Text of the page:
Whistle While You (Look For) Work

At the moment, my life is in a weird limbo.

The suddenness of getting hired in the middle of my last year of college had thrown a lot of things into whack, and it took me several months to wind down after getting put back on the market.  I still wake up in cold sweats, having experienced a plethora of weird dreams involving a collision of interests between college and work (such as a major release and a final exam on the same day).  I’ve had to leave my phone laying on its face on my nightstand, since even just the light from it sending me twitter notifications have been known to wake me up.

However, I’m ready to enter the market again.

These past few months, I’ve been working on slimming down the number of active projects I am working on.  I am down to two:  OpenBYOND and a major overhaul of 7chan’s backend code.  Before, I had anywhere from 10-15 projects running at once.   I’ve also slowly been beefing up my portfolio, which was virtually non-existent prior to this year.  People are beginning to lose interest in OpenBYOND, and 7chan itself seems to be on its last legs, so I’m now desperately trying to find something to do.

Ideally, I’d like to work in the video gaming industry again, helping build up a small indie company’s infrastructure like I did with Squad. Unfortunately, where I live, trying to get on a flight to another country takes months of preparation, only to end up getting sent home for days due to crappy Washington State weather.  I’d love to move out of town (not much of opportunity for a nerd in a military town), but overseas is just a bit much, especially with cultural differences and timezones for all the day-to-day stuff.  To put the problem into perspective, that crosses out about 75% of indie game companies.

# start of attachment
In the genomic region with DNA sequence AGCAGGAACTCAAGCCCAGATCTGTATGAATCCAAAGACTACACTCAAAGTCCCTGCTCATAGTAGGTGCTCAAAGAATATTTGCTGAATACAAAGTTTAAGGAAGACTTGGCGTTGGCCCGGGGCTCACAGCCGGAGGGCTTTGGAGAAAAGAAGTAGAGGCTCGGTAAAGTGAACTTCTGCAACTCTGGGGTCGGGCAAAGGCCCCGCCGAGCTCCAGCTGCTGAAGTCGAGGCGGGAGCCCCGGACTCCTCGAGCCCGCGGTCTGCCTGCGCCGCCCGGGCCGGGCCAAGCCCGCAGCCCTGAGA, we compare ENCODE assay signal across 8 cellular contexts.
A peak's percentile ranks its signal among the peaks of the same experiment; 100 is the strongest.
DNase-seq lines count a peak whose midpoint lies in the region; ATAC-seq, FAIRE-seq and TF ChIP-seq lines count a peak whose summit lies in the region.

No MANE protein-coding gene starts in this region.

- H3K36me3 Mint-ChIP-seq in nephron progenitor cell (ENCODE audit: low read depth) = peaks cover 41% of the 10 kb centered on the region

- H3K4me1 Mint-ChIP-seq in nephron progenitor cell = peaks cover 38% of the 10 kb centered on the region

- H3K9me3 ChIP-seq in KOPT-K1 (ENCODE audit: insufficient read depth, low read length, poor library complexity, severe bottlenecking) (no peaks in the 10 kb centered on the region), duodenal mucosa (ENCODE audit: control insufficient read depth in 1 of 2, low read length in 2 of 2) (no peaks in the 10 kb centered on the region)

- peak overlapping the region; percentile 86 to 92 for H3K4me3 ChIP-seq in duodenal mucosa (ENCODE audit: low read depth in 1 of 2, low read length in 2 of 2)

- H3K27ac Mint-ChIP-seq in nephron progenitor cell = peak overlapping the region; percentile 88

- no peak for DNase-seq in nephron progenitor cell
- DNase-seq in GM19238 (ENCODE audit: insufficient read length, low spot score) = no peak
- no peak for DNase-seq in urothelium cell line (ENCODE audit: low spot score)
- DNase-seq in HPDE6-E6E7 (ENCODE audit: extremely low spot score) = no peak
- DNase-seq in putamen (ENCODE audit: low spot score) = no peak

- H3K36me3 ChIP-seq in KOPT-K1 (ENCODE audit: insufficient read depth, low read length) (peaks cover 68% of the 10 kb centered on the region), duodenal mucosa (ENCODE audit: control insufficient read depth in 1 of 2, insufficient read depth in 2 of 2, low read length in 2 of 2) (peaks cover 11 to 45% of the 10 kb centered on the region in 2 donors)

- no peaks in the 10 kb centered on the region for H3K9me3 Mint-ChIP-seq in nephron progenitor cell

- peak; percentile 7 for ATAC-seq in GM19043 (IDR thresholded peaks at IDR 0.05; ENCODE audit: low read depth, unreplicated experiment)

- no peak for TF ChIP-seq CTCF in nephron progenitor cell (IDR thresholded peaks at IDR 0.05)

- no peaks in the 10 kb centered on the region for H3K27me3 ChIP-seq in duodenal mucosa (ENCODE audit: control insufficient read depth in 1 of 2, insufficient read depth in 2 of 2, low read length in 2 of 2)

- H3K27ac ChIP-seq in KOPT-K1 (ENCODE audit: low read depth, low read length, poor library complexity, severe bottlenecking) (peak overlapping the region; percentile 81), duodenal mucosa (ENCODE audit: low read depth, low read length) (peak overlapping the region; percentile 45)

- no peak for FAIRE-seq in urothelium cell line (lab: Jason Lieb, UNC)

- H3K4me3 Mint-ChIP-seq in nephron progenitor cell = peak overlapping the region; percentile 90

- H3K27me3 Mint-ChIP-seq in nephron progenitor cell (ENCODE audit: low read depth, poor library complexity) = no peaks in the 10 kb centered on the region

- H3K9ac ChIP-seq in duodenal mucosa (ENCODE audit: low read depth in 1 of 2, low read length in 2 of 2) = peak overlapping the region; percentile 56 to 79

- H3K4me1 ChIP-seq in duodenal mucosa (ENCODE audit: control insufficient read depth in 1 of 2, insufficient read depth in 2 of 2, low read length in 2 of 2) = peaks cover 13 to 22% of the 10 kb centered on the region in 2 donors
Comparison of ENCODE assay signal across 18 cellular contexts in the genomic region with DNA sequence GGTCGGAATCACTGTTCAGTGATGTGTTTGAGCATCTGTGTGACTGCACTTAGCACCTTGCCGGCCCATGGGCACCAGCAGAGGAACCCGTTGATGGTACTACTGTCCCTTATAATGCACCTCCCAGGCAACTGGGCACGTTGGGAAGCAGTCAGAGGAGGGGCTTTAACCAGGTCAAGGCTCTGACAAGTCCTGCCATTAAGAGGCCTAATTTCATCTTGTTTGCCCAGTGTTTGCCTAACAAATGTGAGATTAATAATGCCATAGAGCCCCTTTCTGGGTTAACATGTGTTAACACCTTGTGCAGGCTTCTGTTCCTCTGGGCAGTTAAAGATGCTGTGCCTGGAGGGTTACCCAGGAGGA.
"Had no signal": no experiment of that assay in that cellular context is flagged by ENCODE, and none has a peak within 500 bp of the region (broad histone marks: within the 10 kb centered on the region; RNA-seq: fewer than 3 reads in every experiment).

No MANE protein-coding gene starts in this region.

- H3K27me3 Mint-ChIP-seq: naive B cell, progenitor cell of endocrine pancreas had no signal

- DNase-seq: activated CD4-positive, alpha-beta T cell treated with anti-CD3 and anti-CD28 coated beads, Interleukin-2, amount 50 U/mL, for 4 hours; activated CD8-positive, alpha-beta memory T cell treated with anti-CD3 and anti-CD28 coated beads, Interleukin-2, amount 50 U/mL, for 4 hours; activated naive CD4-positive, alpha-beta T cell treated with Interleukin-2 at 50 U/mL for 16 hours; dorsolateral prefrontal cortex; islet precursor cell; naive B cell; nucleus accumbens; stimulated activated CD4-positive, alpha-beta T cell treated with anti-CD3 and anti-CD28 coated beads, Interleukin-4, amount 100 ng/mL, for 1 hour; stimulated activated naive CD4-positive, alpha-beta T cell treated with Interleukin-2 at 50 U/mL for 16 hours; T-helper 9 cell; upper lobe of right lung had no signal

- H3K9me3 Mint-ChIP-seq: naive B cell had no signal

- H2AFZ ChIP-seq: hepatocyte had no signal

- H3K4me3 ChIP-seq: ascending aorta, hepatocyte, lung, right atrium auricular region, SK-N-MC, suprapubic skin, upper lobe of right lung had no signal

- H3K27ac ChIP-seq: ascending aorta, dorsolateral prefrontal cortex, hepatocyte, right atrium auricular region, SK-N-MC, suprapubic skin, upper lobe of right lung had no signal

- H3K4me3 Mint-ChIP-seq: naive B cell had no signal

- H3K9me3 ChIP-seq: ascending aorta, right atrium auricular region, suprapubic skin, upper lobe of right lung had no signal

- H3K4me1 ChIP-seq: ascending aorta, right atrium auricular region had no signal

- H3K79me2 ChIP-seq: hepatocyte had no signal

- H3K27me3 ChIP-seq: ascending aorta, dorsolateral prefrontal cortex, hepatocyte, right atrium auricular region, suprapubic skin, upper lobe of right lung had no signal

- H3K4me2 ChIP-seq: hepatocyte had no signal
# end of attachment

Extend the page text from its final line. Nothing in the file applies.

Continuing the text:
Another option is working for a larger studio.  The problem is, you’re then faced with the problem facing everyone who wants to work for large corporations: Everyone wants to work for a big company.  Even sending them a professional resume and cover letter wouldn’t get you noticed amidst the flood of all the other resumes and cover letters.  Having a cover letter would just ensure you end up in the “tries really hard” paper shredding bin.  From what I understand, I’d have to get a talent agency on board to even be considered.  I’m a post-college-student trying to find a job.  I just don’t have that kind of money.  I’m not even sure if I would even be on these HR departments’ radars, given that my only job experience in the field was Kerbal Space Program.  Sure, I feel I did my best work there, but I can’t read other people’s minds for their opinions.

So, I don’t know where to start.  I’d like to get some work, but at the same time, I’d like to try and be sensible about it.  I also cannot do another long internship like I did the last time:  I’m now on my own insurance, and pills alone are expensive as hell these days, even as generics.  If anyone out there has any advice for how to get my foot in the door again, please shoot me an email.  If you’re a game development company who needs someone to help with wrangling your networking infrastructure, or need help setting up a modding system for your game(s), or anything else I can help with, and are in the United States*, email me (please).  Hell, if you even have a suggestion for a great place where my skills might make a difference, and where I might have a snowball’s chance in hell of making it through the door, email me.  Otherwise, I’m sort of a ship without a rudder.  There’s lots of choices out there.


 

*: Unless, of course, you are willing to either let me work from home, or provide a stable income that I can use to pay for a place to live.  Hot female co-workers with a spare bed are, of course, also acceptable.